We went through this same process with the three universities he had on his list (these were in Prague and Krakow) As I mentioned earlier, Sam loves the Netherlands and has been to Rotterdam a number of times. That familiarity, along with the program specifics made it his first choice.  He got his acceptance last week, got his housing offer this week (yay) and will begin in the fall after completing his year with Leiden.

One thing I really want to emphasize is that this is in no way a reflection on Leiden. None of the issues Sam had were because of Leiden, but were because he gained a better of his needs, interests, and goals.  I still think the world of Leiden and just recently recommended it on a best fit list I was working on. I’ve  been asking myself what we would have or could have done differently, knowing what we know know, and have come up with quite a few things that we are already implementing with Ellie.  More on that next week…

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Looking Ahead and Planning Accordingly

As you may know, my daughter Ellie is a sophomore and has been attending a virtual high school this year.  We knew we would be moving during the school year and decided that this would be easier than trying to find a school where she could start mid year. Instead, she will start at an international school in the fall. This virtual year also allowed her to travel with me a lot, which has been incredible for both of us!

One thing I’ve learned through her online school experience is how much time in a regular school day at a brick and mortar school must be spent on non academic matters. That’s not to stay that many of those things aren’t of value, but Ellie is able to complete her classes and assignments each day in MUCH less than  a traditional 7 hour school day!  And this is with two AP classes!

With so many schools shut down right now, you might be seeing the same. Perhaps you live in a state that is enforcing more strict shelter at home measures.  We’re living that right now in Portugal and it makes excessive free time a little less enjoyable…

It’s often hard to plan for the future when we are in the midst of a crisis-the focus is more about getting through each day. The problem is that this strategy leaves us unprepared when things are stabilized. Though we may need to be more flexible with our plans, we still need to anticipate the future and work towards goals.

I’m working on a few personal goals during this time. The first is working on learning Portuguese.  Languages don’t come easily to me, but I’m making myself work on this daily and am looking forward to the days when I will actually be communicating with people in places other than grocery stores!  I’m also working on my flexibility.  I seriously can’t even touch my toes an as I’m getting older this is causing a lot of aches and pains.  I’ve alway struggled to find the motivation to stretch. I get bored and-because I lack flexibility- it’s not comfortable. I bit the bullet and signed up for an online class that walks me through what I need to do for 15 minutes a day to double my flexibility in a month.  I’ve also thrown a fun project in there too!  I ordered a bottle of wine from each region in Portugal to learn about the differences and my preferences.  While I have to make sure that language learning and stretching are on my list each day, this is one goal I remember to work on regularly! In a time of such uncertainty, it actually feels really good to be working towards something!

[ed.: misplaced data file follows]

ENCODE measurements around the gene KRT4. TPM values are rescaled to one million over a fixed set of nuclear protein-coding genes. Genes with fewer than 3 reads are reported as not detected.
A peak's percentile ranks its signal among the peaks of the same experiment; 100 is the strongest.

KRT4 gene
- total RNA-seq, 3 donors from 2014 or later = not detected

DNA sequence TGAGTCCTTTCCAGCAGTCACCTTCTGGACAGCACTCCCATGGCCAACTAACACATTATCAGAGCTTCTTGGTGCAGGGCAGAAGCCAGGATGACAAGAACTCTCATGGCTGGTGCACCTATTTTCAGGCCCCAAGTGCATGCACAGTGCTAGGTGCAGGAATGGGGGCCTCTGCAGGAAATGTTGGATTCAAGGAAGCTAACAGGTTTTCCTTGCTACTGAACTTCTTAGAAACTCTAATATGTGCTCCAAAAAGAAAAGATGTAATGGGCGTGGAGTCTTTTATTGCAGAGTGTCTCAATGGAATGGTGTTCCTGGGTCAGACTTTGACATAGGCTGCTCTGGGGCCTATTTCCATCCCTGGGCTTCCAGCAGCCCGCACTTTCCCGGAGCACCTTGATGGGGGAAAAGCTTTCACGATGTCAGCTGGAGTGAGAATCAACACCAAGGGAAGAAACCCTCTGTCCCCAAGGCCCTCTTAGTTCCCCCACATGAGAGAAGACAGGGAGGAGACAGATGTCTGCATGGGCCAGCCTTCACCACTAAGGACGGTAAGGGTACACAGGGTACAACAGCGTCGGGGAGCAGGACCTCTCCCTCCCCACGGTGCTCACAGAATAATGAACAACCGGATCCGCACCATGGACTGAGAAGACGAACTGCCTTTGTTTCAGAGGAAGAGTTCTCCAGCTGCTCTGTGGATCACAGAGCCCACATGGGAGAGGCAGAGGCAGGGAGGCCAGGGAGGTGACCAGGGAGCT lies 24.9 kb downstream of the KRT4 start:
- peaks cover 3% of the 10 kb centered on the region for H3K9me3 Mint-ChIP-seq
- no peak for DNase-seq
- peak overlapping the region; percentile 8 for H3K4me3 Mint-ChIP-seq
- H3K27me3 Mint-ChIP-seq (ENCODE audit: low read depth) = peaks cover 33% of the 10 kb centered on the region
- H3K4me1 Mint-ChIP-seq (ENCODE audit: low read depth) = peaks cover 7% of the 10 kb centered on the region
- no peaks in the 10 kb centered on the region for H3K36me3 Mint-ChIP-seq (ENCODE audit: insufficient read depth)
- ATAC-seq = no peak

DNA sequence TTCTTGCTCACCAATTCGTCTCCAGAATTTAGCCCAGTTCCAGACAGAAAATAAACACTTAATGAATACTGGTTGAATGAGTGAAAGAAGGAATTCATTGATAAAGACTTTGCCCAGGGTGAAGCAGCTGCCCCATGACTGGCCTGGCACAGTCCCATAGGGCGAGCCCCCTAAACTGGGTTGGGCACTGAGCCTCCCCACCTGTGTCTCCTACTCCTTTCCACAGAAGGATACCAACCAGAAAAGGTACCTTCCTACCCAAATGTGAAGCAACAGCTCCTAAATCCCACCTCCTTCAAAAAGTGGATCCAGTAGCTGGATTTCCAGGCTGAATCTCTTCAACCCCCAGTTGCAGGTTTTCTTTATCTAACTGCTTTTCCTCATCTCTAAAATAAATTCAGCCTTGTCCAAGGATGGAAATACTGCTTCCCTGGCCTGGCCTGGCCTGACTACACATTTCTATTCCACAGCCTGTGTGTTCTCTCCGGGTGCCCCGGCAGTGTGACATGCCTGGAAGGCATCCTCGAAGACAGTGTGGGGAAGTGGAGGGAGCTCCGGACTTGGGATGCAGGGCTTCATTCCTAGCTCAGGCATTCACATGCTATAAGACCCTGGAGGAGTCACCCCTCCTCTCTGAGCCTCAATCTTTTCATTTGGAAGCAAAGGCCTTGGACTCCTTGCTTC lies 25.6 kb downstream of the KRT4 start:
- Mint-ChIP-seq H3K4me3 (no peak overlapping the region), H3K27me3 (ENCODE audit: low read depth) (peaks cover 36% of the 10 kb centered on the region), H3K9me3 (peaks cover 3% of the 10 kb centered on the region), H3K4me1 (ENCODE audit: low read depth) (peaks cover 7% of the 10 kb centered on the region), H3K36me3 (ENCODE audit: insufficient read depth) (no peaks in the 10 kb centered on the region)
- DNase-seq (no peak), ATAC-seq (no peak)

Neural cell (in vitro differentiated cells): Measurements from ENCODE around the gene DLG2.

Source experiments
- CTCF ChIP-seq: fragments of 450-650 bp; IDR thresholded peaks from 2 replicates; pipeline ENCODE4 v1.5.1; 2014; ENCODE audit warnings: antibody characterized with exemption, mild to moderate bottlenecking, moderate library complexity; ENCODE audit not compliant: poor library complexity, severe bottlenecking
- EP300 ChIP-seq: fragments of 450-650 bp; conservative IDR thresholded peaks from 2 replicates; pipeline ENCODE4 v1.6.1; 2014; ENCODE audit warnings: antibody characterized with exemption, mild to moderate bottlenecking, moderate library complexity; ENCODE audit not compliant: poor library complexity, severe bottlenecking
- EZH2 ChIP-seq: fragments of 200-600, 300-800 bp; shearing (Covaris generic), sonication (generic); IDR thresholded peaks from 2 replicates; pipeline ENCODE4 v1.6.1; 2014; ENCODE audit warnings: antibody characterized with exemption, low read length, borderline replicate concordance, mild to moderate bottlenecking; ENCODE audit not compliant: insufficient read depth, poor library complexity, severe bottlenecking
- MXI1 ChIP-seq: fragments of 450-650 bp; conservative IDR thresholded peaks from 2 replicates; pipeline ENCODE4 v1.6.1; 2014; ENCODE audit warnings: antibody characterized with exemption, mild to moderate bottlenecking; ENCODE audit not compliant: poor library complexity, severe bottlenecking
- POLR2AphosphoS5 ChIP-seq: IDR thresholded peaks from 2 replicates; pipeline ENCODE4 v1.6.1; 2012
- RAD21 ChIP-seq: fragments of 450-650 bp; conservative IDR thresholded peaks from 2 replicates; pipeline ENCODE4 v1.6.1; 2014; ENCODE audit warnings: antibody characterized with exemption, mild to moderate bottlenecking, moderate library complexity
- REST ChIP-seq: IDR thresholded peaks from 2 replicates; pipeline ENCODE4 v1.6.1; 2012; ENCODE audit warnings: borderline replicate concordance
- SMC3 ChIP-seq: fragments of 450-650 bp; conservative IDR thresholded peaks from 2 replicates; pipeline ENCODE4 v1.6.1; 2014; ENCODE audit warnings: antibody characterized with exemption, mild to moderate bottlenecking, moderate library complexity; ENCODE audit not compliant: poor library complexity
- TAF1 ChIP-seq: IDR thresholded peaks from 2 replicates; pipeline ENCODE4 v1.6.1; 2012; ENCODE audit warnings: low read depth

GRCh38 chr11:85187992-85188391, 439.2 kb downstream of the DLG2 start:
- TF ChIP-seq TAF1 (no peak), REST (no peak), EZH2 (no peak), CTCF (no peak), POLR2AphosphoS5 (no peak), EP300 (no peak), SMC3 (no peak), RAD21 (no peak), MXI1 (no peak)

Though it’s hard to imagine right now, at some point the worst of this health crisis will be behind us.  I imagine/hope that things will be relatively normal by fall of 2020 (though we may have a new definition of normal).  By fall of 2021 or 2022, when some of your kids will be starting university, this will be well in the past-hopefully due to a vaccine!  Unfortunately, for many of us, the economic impact of the social distancing measures are hitting hard and affecting college savings.

How about some good news? Each year, after the database updates are complete, we update our numbers for the average tuition of the English-taught bachelors degree programs in continental Europe. Get this-there are 1953 English-taught bachelor’s degree programs in Europe and the average tuition is just $7390 per year-and remember-most of these just take 3 years to complete!

When you start looking at the country level, it’s even more astounding.

  • Czech Republic-home of a few of my favorite schools in Brno and Prague-with an average of $4675 per year!
  • Norway-one of the happiest places in the world according to studies-at an average of $930 per year!
  • Estonia-which I think is a hidden gem for students-with an average of $5420 per year!

Sweden, and Denmark have the highest averages, each at about $13,400.  I love that $13,400 is considered the high side, as opposed to $30-50,000!

So what do we know?

Our kids have extra time right now.

At some point in the future, we will not be confined to our houses.

Money may be tight and our investments may have suffered losses.

You are getting this email because at some point in time you expressed interest in college in Europe, by opting in to our email list. This is a fantastic time to explore these options more in depth! Because of the financial issues facing many of us right now, I know that committing to a monthly membership fee  can feel like a no-go.  I’d like to tell you about some stand alone options we have, as well as some special offers around these services.

Over the years, I’ve developed a number of courses to help students and families navigate the options in Europe.